Representatives from the NHS, social care, local government, independent and voluntary sectors, trade unions and higher education institutions, have outlined an action plan to help newly qualified healthcare professionals find jobs.
The representatives from across the sectors were brought together at a summit organised by NHS Employers to discuss possible solutions.
Health service unions have claimed that many newly qualified nurses are unable to find jobs because trusts are cutting back on the number they employ to save money.
Sian Thomas, deputy director of NHS Employers, said: “It is crucial that we do everything we can to identify employment opportunities for newly qualified healthcare professionals and staff who are in the midst of change.
“The NHS is going through major re-structuring and facing financial challenges, and there is a responsibility on all employers to take steps to avoid losing talented people from the system.”
The action plan includes the following:
- A commitment for the sectors to work together at local level to plan the health and social care workforce
- An agreement to advertise entry posts that no longer require previous experience
- The creation of talent pools through NHS Jobs for newly qualified healthcare professionals or staff who are at risk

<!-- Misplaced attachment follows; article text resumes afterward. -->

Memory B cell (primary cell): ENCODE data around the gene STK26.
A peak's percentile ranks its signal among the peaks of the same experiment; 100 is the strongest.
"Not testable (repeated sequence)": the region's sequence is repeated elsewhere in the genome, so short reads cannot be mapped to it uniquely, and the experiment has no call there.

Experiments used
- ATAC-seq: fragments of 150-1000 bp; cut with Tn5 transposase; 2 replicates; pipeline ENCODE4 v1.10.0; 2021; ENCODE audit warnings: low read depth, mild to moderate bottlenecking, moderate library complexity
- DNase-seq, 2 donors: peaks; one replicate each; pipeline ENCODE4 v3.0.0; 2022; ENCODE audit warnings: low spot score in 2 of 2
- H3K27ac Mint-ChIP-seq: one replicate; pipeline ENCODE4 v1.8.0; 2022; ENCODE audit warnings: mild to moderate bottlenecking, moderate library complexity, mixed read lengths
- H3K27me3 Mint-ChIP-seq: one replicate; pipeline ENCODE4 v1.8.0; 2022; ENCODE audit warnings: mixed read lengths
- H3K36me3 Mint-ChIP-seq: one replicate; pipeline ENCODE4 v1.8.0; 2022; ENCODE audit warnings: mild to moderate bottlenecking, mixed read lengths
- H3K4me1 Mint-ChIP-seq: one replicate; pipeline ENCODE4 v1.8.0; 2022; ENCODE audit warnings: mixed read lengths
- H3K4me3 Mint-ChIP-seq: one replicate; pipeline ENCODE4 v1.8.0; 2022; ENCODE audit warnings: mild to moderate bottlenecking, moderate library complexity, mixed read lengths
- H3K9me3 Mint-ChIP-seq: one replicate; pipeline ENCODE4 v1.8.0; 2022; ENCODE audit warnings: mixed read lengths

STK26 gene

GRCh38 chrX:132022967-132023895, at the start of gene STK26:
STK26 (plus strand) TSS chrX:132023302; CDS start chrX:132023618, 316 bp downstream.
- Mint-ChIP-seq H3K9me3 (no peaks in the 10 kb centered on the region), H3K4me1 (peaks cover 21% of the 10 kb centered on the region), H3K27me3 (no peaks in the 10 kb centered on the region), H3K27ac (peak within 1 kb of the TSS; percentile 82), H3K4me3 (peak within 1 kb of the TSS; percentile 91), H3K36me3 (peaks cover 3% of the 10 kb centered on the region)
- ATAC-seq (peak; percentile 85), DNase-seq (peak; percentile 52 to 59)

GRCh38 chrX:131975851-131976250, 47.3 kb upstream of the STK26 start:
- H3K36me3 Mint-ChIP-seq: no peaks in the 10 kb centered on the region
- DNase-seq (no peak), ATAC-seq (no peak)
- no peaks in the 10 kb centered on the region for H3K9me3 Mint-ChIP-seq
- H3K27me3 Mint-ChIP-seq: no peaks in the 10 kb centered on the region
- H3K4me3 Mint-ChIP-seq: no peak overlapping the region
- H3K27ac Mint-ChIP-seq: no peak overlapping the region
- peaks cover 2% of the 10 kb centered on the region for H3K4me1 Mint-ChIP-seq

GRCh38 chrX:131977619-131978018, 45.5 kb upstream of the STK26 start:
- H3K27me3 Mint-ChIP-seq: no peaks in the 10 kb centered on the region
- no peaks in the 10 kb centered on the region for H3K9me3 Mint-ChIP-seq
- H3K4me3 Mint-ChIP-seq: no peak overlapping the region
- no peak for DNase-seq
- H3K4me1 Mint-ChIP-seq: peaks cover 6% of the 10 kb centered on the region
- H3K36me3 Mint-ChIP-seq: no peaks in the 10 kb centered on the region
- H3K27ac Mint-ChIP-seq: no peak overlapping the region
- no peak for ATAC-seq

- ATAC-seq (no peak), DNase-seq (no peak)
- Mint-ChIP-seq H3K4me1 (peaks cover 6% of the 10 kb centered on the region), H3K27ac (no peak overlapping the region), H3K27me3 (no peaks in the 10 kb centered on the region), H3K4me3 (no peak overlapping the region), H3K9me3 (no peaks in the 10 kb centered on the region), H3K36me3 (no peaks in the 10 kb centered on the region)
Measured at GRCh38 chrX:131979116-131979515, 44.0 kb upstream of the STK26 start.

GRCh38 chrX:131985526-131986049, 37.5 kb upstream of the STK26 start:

- An agreement to pilot ‘keep-in-touch’ programmes for newly qualified healthcare professionals so that employers can contact them directly when opportunities come up
- A commitment to explore the possibilities of ring-fencing jobs for newly qualified healthcare professionals
- An agreement to make sure that there is a better link at local level between how health services are going to change, and how they will plan the workforce required to deliver them.
Health minister Lord Hunt, who attended the summit, said: “I want the NHS to develop local solutions so that as many healthcare graduates as possible are employed, rather than impose any cast-iron directives from the centre.
“The consistent message that I have received from employers is that they need solutions which are flexible, locally driven and founded on partnerships between employers, staff and the higher education sector.”